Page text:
4 The important point here is not so much the optimum quantity of 500, but the fact that a small mistake in choosing that optimum quantity will not cost you very much but a large mistake will. Let's define the COE (Cost of Error) as AC(Q  Q*) = square(500  Q), so that we can compute: COE (0) = square( ) = 0 COE (501) = square ( ) = 1 COE (510) = square ( ) = 100 COE (600) = square ( ) = 10,000 An error of 10 is not 10 times as costly as an error of 1, but 100 times as costly; an error of 100 is not 10 times as costly, but 10,000 times as costly. The cost function increases with the square of the error. So, if our real target is the cost of the error rather than the arithmetic magnitude of the error, we want an estimator which penalizes the squared error, not the absolute value of the error. Other examples: Medicine: giving a patient a little more or a little less of a drug may be quite harmless but cutting the dose in half or doubling it may kill the patient. Grading: a history teacher asking when Thomas Jefferson and John Adams died (both died the same day, July 4, 1826) might not penalize you very much if you said July 4, 1825 but might flunk you for the course if you said October 12, Astronomy: If you were trying to estimate a missing asteroid's course on the basis of a few observations, a small error in the estimation might still leave the missing asteroid in the viewing field of your telescope but a larger error would leave it invisible. This was exactly the problem that Karl Friedrich Gauss was trying to solve when he invented least squares estimation in Does the mean value minimize the sum of squared errors in our example? Make your guess for the best estimator of average income in the list (20, 40, 40, 300) Median = 40: Errors: ( 20 40) (40 40) (40 40) (30040) Squared errors: * 260 = 67,600 Sum of squared errors = 68,000 Mean = 100 Errors: ( ) (40 100) (40 100) ( ) Squared errors: 80 * * * * 200 Sum of squared errors = 53, ,000 To examine the other possibilities, see the Appendix. A calculusbased proof is also presented in the appendix. It will not be on the exam.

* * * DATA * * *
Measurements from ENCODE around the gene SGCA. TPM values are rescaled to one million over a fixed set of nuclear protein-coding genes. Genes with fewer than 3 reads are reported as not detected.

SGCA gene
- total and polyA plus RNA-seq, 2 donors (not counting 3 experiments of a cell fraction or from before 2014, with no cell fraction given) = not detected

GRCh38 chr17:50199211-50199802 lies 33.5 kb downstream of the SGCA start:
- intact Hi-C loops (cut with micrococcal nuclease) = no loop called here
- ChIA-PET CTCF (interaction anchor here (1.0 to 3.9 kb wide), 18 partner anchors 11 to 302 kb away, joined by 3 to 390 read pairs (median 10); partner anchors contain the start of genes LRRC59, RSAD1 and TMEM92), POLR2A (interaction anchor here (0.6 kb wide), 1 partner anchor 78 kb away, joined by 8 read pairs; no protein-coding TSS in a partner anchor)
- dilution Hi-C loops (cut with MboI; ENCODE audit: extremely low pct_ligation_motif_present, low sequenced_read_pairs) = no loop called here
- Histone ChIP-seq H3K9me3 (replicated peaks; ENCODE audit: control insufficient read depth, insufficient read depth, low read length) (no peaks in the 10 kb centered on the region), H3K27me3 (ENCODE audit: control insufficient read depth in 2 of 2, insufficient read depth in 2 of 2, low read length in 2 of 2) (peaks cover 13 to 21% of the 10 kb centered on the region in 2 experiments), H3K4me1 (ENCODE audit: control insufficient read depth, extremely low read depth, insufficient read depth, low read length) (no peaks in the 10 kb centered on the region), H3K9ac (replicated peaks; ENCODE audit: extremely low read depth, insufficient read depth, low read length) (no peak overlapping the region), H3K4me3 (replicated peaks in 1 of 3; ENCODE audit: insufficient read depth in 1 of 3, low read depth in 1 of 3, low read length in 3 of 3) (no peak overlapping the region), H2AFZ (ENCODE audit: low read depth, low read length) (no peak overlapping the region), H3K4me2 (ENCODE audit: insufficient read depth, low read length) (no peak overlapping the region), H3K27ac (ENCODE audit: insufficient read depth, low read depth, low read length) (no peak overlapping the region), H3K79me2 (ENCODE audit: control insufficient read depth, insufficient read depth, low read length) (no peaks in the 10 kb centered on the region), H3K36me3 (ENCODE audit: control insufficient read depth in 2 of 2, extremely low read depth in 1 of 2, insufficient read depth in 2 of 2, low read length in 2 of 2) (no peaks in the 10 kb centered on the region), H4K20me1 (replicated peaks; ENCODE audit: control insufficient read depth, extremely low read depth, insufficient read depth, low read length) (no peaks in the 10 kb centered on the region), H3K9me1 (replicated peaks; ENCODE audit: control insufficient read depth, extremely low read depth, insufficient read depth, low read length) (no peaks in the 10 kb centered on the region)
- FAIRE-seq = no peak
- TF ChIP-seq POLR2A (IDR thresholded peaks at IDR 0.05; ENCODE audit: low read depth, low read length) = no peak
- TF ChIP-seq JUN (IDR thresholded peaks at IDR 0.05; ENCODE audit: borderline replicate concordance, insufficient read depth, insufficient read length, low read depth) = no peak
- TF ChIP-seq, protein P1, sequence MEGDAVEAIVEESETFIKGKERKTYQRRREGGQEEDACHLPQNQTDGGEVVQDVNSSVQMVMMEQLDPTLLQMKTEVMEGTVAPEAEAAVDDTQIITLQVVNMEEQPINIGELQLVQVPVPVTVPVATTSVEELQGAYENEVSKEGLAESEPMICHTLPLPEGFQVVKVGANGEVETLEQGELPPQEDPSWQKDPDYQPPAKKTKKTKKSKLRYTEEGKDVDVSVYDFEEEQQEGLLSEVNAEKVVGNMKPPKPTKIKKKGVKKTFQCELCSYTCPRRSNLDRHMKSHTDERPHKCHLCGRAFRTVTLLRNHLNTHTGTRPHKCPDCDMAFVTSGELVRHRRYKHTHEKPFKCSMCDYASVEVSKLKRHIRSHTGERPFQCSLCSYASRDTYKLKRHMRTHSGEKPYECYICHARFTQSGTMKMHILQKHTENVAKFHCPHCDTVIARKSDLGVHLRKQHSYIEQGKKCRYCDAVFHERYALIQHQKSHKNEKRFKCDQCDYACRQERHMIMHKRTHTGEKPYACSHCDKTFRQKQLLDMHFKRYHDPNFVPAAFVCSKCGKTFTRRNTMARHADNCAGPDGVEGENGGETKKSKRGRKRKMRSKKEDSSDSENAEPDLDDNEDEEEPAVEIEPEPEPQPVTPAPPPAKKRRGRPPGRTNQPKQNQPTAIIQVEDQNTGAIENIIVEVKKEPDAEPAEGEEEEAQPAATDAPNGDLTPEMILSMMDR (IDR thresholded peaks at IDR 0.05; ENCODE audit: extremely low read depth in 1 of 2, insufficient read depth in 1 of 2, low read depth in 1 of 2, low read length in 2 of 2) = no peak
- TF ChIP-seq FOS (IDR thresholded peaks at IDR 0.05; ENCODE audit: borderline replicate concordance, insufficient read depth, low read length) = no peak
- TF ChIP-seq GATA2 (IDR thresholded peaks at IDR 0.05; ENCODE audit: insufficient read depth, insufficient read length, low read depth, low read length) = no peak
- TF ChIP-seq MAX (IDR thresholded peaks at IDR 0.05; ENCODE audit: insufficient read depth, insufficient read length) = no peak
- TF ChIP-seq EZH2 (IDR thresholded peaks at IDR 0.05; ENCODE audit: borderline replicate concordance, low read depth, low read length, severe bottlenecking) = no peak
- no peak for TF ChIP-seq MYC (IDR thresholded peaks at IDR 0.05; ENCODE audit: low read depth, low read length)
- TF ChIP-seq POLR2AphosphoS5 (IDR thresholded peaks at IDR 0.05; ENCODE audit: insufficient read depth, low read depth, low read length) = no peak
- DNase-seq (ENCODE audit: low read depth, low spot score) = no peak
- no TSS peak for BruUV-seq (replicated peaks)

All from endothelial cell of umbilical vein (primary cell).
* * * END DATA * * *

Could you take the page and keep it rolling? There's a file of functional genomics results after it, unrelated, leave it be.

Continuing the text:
5 Computational details: Mean/median absolute deviation and standard deviation. Mean absolute deviation: ( ) / 4 Note that the vertical lines are the math symbol for take the absolute value ( ) / 4 $ 400 / 4 = $ 100 Median absolute deviation: median( ) median (20, 0, 0, 2600) = ($ 0 + $ 20) / 2 = $ 10 Note: in R, the median absolute deviation (or MAD) is defined with an adjustment constant defined so that it is in a predictable relation to a normal distribution. To get our results, you would set the adjustment constant to 1, with the command: mad(wages, constant=1). Standard deviation: First, compute the sum of squared deviations: [ (20 100) 2 + (40 100) 2 + (40100) 2 + ( ) 2 ] = ( (80) 2 + (60) 2 + (60) ) = ( 6, , , ,000) = 53,600 Second, find the mean squared deviation = sum of squared deviations / number of observations. The mean squared deviation is also called the variance. Variance = 53,600 / 4 = 13,400 The standard deviation in our example is sqrt(13,400) = Note well: The text and Stark use what is called the population standard deviation = sqrt(sse / N) in their calculations throughout the book. There is a (very technical) argument that a slight change to the formula gives a more reliable estimate of the variance, when dealing with small samples, and the sample standard deviation = sqrt(sse / (N1)) is used by some texts and computer programs (including R) when computing standard deviations. The very slight technical advantage of the more complicated formula in some situations does not in my mind justify inflicting it on beginning students. The basic idea that the standard deviation is one of three possible ways to measure the average deviation is watered down by forcing the formula on students, and it will not be used at all in this course. But keep it in mind if your calculator or computer program gives you a slightly differed standard deviation than you calculated. In R, you can define stdev <  function(x) sqrt(mean(square(x  mean(x))) to get the text formula; the R command sd(x) will give the sample standard deviation.